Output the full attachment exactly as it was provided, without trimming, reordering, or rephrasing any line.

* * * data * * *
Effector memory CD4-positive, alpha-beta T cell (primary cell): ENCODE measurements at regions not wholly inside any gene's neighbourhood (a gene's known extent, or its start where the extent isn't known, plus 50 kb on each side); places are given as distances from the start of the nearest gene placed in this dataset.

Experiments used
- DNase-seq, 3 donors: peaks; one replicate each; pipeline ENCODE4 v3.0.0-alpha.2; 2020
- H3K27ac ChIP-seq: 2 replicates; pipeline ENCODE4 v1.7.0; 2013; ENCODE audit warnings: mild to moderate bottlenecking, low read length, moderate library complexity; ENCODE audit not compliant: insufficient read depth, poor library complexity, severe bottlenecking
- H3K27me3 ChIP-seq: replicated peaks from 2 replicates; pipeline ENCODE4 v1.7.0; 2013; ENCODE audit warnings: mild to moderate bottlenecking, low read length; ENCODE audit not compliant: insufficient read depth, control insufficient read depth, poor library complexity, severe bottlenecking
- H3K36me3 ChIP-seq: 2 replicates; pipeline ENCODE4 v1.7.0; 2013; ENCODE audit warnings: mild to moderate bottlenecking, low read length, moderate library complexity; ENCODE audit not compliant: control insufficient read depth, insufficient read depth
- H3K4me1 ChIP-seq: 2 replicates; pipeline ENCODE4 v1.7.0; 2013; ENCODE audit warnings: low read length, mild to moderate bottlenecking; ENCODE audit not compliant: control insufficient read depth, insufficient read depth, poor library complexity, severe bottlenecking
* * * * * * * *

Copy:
Effector memory CD4-positive, alpha-beta T cell (primary cell): ENCODE measurements at regions not wholly inside any gene's neighbourhood (a gene's known extent, or its start where the extent isn't known, plus 50 kb on each side); places are given as distances from the start of the nearest gene placed in this dataset.

Experiments used
- DNase-seq, 3 donors: peaks; one replicate each; pipeline ENCODE4 v3.0.0-alpha.2; 2020
- H3K27ac ChIP-seq: 2 replicates; pipeline ENCODE4 v1.7.0; 2013; ENCODE audit warnings: mild to moderate bottlenecking, low read length, moderate library complexity; ENCODE audit not compliant: insufficient read depth, poor library complexity, severe bottlenecking
- H3K27me3 ChIP-seq: replicated peaks from 2 replicates; pipeline ENCODE4 v1.7.0; 2013; ENCODE audit warnings: mild to moderate bottlenecking, low read length; ENCODE audit not compliant: insufficient read depth, control insufficient read depth, poor library complexity, severe bottlenecking
- H3K36me3 ChIP-seq: 2 replicates; pipeline ENCODE4 v1.7.0; 2013; ENCODE audit warnings: mild to moderate bottlenecking, low read length, moderate library complexity; ENCODE audit not compliant: control insufficient read depth, insufficient read depth
- H3K4me1 ChIP-seq: 2 replicates; pipeline ENCODE4 v1.7.0; 2013; ENCODE audit warnings: low read length, mild to moderate bottlenecking; ENCODE audit not compliant: control insufficient read depth, insufficient read depth, poor library complexity, severe bottlenecking